WASHINGTON – A Minnesota truck driver is petitioning the Federal Motor Carrier Safety Administration (FMCSA) for a five-year exemption from the federal hours of service (HOS) regulation, citing that they are not in line with his sleeping pattern and, as a result, his health is in jeopardy.
In a document filed on the Federal Register by the FMCSA, Leland Schmitt Jr. states that “the mandatory 10 hour off-duty break goes against his natural sleep patterns, as his normal nighttime sleep while in the CMV is between five to seven hours.”
The FMCSA is currently seeking comments on the request. Click here to comment.
The FMCSA document states that Schmitt is an owner-operator currently leased to D&E Transport in Clearwater, Minnesota, who has been driving commercial vehicles for 30 years.
The FMCSA notes that the request was submitted by him personally and not on behalf on D&E.
In his original filing, Schmitt wrote: “This exemption is needed for health and safety reasons, and for the fact that I am 50 years old … I would be willing to submit to a one year exemption, with an extension possible with no driving safety violations.”
Schmitt’s filing continued: “The level of safety achieved by granting this exemption would be better than if complying with the regulations … because my body would receive the rest it needs, when it needs it. This would be achieved because at the age of 50, I am able to recognize when my body needs rest and when I am safe enough to drive on the nation’s roadways. The level of safety under this exemption would be at least the same, if not more than it is now, based on my 30 years of safe driving experience.”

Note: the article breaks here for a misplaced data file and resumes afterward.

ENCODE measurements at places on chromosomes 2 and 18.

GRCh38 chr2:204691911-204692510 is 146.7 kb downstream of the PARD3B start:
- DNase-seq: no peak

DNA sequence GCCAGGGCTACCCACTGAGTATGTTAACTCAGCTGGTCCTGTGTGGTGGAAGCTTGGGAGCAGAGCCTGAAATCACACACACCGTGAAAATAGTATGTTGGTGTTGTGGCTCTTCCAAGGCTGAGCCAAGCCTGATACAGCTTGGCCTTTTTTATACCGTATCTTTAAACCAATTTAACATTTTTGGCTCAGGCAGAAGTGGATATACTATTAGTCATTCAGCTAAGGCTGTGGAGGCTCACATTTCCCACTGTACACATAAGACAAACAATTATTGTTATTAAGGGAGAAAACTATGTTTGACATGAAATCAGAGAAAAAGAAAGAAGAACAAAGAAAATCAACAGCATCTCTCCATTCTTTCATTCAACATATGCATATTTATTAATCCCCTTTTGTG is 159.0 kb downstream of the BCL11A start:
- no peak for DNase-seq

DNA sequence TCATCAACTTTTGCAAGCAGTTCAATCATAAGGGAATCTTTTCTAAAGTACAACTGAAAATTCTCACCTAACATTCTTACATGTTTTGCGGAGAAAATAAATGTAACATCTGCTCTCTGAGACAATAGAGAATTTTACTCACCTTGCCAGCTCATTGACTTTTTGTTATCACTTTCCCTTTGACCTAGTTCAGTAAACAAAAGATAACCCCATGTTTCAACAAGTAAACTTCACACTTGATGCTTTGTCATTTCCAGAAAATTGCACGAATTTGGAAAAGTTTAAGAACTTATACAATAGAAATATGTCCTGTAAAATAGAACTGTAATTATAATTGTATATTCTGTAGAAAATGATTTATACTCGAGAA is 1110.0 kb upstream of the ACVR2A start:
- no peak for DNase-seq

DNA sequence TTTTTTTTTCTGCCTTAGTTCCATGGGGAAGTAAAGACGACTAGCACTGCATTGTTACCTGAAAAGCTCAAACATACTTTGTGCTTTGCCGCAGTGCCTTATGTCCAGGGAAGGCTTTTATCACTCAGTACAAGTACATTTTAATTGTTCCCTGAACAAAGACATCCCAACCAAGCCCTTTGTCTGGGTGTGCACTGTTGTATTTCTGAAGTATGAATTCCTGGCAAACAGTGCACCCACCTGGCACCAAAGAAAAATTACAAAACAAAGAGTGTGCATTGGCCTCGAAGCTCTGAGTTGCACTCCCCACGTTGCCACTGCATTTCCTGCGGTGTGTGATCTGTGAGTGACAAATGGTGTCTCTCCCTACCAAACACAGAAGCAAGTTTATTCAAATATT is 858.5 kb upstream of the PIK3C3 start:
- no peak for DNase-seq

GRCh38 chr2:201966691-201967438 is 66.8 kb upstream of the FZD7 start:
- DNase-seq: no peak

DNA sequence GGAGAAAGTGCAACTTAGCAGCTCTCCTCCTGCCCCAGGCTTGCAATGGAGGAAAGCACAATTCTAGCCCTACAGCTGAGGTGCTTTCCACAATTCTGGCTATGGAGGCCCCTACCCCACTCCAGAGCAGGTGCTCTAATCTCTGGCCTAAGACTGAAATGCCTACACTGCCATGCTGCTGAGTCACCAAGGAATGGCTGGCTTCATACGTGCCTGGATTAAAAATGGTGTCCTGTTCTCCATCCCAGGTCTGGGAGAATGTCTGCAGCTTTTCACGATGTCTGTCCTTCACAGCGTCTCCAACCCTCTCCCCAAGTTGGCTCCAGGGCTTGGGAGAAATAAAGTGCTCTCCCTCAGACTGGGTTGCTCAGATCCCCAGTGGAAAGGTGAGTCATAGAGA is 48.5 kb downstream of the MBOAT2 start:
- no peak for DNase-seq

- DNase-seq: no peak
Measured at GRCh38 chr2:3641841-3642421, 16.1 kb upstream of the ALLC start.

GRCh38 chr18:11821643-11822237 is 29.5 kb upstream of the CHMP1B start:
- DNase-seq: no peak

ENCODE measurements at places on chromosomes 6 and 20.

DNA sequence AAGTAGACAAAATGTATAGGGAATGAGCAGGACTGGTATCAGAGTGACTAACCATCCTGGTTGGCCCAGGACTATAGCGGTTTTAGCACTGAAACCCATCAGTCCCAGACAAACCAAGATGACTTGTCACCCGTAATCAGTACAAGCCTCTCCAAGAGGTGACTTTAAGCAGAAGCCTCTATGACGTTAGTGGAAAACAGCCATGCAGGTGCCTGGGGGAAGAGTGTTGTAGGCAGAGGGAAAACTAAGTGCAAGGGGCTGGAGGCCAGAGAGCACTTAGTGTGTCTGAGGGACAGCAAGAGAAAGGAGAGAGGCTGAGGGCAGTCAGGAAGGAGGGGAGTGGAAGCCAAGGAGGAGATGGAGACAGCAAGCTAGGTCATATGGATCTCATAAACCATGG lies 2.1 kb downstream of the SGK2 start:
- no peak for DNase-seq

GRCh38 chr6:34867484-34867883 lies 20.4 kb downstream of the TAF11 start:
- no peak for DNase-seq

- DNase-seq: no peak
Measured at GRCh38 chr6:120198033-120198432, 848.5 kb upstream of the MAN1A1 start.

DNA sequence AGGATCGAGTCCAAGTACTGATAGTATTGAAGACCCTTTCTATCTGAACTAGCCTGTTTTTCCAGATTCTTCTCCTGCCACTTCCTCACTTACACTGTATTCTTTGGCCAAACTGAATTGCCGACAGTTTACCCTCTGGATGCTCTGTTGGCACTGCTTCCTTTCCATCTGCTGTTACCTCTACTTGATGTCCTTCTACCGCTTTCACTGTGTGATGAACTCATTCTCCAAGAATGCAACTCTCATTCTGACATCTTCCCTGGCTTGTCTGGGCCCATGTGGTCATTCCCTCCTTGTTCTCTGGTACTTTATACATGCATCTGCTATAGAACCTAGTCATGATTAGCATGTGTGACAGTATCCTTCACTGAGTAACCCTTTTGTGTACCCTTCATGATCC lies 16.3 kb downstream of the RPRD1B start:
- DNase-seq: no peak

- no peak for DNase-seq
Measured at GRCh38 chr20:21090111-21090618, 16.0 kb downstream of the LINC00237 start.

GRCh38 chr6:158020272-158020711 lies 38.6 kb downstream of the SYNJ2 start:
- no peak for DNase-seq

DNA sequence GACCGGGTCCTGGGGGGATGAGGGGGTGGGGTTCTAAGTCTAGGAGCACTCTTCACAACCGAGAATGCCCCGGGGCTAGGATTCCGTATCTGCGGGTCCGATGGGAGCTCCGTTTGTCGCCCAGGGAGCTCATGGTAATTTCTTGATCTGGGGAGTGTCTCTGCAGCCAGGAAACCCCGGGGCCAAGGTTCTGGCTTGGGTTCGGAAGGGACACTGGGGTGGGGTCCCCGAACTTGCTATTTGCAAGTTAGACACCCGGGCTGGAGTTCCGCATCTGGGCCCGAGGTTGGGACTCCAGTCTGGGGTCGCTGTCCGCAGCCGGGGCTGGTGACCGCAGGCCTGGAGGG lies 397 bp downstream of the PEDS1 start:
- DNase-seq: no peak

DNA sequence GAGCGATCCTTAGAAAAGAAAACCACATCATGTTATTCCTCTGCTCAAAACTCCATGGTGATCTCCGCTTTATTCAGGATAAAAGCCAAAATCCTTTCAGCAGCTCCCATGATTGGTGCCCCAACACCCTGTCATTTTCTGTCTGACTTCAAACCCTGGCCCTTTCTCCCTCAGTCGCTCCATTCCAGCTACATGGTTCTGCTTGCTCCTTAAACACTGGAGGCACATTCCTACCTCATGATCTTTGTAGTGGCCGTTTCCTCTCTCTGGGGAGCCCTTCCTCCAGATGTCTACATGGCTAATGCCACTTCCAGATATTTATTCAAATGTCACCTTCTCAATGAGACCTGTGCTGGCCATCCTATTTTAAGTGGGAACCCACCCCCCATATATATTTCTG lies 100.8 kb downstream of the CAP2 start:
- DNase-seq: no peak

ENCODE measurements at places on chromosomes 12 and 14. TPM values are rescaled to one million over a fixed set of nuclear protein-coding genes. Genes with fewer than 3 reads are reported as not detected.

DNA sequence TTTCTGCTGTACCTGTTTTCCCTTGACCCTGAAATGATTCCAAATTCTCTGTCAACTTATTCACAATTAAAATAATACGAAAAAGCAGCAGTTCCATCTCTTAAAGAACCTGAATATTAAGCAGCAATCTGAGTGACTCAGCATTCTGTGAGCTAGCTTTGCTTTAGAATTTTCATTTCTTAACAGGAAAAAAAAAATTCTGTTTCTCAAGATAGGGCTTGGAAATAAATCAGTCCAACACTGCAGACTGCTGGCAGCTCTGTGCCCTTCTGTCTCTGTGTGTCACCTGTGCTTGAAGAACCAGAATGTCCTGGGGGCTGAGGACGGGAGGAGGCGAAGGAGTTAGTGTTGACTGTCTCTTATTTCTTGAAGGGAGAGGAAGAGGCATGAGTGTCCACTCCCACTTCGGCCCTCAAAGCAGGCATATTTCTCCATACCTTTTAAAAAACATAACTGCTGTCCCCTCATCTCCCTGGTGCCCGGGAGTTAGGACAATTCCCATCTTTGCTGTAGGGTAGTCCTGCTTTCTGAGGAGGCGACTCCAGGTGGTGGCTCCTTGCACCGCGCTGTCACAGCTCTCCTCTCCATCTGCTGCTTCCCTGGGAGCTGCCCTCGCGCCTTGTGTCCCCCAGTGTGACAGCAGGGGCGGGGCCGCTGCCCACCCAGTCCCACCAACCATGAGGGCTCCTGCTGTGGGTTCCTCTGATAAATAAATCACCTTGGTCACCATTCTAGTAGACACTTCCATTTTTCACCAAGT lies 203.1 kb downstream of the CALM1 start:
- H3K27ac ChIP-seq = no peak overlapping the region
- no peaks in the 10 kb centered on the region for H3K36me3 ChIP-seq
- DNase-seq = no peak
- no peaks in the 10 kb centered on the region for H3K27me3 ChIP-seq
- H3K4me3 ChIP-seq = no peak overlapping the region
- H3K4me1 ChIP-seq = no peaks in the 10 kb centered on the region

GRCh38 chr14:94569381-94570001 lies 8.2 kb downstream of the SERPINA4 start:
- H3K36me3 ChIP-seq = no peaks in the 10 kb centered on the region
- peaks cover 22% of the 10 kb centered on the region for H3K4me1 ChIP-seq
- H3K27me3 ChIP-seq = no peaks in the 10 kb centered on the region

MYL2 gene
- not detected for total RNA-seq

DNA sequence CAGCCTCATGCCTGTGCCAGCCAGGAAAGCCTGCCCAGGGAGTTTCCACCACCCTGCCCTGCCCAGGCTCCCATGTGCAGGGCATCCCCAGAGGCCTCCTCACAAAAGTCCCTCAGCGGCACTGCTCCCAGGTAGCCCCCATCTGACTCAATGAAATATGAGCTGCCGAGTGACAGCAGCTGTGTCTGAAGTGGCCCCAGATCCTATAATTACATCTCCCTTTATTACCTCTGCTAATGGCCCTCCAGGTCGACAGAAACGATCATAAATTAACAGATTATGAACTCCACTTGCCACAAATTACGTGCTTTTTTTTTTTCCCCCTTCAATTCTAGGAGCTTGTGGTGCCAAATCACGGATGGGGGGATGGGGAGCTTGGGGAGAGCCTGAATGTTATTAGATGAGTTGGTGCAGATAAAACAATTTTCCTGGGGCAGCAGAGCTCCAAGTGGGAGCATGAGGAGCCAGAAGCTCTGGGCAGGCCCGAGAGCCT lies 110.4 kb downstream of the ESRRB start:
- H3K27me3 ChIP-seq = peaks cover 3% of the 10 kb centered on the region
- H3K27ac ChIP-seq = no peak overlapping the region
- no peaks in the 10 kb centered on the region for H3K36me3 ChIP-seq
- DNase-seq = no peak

Schmitt wrote that the 10 hour mandatory break “goes against my natural sleep patterns.”
“My normal nighttime sleep while I am in the truck is between 5-7 hours,” Schmitt wrote.
“Currently I find myself just sitting and waiting for the ELD to tell me when I can go. This is wasting productive time. During my adulthood, I have been able to take a short 15-30 minute naps and be refreshed and able to drive for 6-8 hours. However, due to the 14 hour clock, this means I lose that time to be able to earn a living. By granting this exemption, you will allow me to better serve my my customers without jeopardizing my resting habits and safety.”
Schmitt closes his petition by writing: “I am experienced enough to be able to decide when my body is not fatigued and able to be safe. I fear my health is in jeopardy if I continue to comply with these regulations. In July of 2018, just six months after the instituting of the ELD, I suffered a heart attack, while driving down the road under a load. I recovered, fortunately and was able to return to driving. However, as I age, I fear that if my body is not able to rest when it needs to, that I will have a repeat heart attack. I would not want this to happen again, going down the road. Granting this exemption would allow me to take rest/nap breaks as my body sees fit, and not be in violation of the 14 hour rule, which would penalize my ability to earn a living. I am also attaching a link to a sleep study by Massachusetts Institute of Technology, that finds no impact from more night sleep, though naps help.”
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